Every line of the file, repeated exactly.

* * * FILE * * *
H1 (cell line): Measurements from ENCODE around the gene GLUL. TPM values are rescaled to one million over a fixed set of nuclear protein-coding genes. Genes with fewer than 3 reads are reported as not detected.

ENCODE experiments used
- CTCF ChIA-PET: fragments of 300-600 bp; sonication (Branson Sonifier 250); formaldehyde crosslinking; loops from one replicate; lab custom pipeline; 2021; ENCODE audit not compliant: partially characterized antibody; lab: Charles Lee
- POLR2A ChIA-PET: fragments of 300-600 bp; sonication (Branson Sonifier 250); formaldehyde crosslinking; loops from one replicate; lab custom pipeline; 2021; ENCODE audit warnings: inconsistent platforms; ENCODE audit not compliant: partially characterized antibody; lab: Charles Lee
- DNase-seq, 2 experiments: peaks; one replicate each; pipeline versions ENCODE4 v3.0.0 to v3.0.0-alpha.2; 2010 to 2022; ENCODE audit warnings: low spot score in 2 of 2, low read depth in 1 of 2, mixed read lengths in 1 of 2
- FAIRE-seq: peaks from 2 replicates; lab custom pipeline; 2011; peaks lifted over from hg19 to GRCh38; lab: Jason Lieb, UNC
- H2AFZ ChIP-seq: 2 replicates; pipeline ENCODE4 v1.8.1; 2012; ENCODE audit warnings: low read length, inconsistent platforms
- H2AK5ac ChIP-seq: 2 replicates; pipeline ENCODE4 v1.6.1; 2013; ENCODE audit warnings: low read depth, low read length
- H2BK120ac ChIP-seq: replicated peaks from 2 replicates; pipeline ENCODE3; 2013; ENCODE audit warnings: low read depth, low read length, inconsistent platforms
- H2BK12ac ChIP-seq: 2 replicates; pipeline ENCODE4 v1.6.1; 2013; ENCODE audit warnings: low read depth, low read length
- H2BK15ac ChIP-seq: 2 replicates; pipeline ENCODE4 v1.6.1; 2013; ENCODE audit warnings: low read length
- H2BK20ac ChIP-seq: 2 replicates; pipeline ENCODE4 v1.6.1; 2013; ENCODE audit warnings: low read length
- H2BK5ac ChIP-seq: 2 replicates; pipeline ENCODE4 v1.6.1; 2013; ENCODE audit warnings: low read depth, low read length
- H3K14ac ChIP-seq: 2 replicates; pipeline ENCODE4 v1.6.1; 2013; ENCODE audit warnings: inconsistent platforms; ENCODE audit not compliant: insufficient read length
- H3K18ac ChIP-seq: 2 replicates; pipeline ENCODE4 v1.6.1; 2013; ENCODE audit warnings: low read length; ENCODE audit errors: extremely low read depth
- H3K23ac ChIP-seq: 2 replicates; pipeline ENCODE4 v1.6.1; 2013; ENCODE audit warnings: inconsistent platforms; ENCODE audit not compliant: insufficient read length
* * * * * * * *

H1 (cell line): Measurements from ENCODE around the gene GLUL. TPM values are rescaled to one million over a fixed set of nuclear protein-coding genes. Genes with fewer than 3 reads are reported as not detected.

ENCODE experiments used
- CTCF ChIA-PET: fragments of 300-600 bp; sonication (Branson Sonifier 250); formaldehyde crosslinking; loops from one replicate; lab custom pipeline; 2021; ENCODE audit not compliant: partially characterized antibody; lab: Charles Lee
- POLR2A ChIA-PET: fragments of 300-600 bp; sonication (Branson Sonifier 250); formaldehyde crosslinking; loops from one replicate; lab custom pipeline; 2021; ENCODE audit warnings: inconsistent platforms; ENCODE audit not compliant: partially characterized antibody; lab: Charles Lee
- DNase-seq, 2 experiments: peaks; one replicate each; pipeline versions ENCODE4 v3.0.0 to v3.0.0-alpha.2; 2010 to 2022; ENCODE audit warnings: low spot score in 2 of 2, low read depth in 1 of 2, mixed read lengths in 1 of 2
- FAIRE-seq: peaks from 2 replicates; lab custom pipeline; 2011; peaks lifted over from hg19 to GRCh38; lab: Jason Lieb, UNC
- H2AFZ ChIP-seq: 2 replicates; pipeline ENCODE4 v1.8.1; 2012; ENCODE audit warnings: low read length, inconsistent platforms
- H2AK5ac ChIP-seq: 2 replicates; pipeline ENCODE4 v1.6.1; 2013; ENCODE audit warnings: low read depth, low read length
- H2BK120ac ChIP-seq: replicated peaks from 2 replicates; pipeline ENCODE3; 2013; ENCODE audit warnings: low read depth, low read length, inconsistent platforms
- H2BK12ac ChIP-seq: 2 replicates; pipeline ENCODE4 v1.6.1; 2013; ENCODE audit warnings: low read depth, low read length
- H2BK15ac ChIP-seq: 2 replicates; pipeline ENCODE4 v1.6.1; 2013; ENCODE audit warnings: low read length
- H2BK20ac ChIP-seq: 2 replicates; pipeline ENCODE4 v1.6.1; 2013; ENCODE audit warnings: low read length
- H2BK5ac ChIP-seq: 2 replicates; pipeline ENCODE4 v1.6.1; 2013; ENCODE audit warnings: low read depth, low read length
- H3K14ac ChIP-seq: 2 replicates; pipeline ENCODE4 v1.6.1; 2013; ENCODE audit warnings: inconsistent platforms; ENCODE audit not compliant: insufficient read length
- H3K18ac ChIP-seq: 2 replicates; pipeline ENCODE4 v1.6.1; 2013; ENCODE audit warnings: low read length; ENCODE audit errors: extremely low read depth
- H3K23ac ChIP-seq: 2 replicates; pipeline ENCODE4 v1.6.1; 2013; ENCODE audit warnings: inconsistent platforms; ENCODE audit not compliant: insufficient read length